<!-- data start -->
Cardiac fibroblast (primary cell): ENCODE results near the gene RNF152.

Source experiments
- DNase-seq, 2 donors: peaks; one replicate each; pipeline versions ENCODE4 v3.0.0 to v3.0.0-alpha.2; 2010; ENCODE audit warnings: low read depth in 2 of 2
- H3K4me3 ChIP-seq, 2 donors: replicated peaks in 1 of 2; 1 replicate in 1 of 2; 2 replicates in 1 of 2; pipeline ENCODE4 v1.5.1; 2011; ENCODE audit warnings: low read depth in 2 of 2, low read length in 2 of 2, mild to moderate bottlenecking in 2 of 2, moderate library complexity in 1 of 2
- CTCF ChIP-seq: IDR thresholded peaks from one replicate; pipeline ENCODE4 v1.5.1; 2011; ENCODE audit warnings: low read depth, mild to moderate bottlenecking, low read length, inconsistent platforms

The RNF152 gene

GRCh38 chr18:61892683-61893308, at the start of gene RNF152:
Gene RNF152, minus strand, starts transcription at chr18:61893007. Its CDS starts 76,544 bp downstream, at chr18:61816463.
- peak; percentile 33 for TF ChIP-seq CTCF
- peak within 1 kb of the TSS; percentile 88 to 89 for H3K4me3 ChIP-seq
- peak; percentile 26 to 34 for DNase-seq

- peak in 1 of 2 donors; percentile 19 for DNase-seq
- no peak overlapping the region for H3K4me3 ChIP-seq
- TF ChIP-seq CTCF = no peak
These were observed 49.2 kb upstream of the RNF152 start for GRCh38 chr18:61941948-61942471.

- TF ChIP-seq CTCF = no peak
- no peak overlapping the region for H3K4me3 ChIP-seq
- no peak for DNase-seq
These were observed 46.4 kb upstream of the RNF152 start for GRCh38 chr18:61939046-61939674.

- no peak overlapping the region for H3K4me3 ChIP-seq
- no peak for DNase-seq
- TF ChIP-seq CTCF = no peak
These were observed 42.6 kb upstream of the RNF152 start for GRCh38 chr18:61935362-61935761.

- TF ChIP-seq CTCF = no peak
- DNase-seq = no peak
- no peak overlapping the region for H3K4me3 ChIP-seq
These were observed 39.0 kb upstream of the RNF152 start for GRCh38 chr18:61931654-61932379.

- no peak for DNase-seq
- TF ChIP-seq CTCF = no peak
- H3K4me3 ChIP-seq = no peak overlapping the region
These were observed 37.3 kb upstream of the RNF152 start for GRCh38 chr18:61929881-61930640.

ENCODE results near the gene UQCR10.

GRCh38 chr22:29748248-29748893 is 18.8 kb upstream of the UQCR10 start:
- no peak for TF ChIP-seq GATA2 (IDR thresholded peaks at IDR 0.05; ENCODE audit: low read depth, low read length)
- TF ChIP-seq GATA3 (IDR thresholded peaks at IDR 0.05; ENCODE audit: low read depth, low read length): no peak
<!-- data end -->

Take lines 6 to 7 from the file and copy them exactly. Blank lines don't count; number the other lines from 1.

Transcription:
The RNF152 gene

GRCh38 chr18:61892683-61893308, at the start of gene RNF152: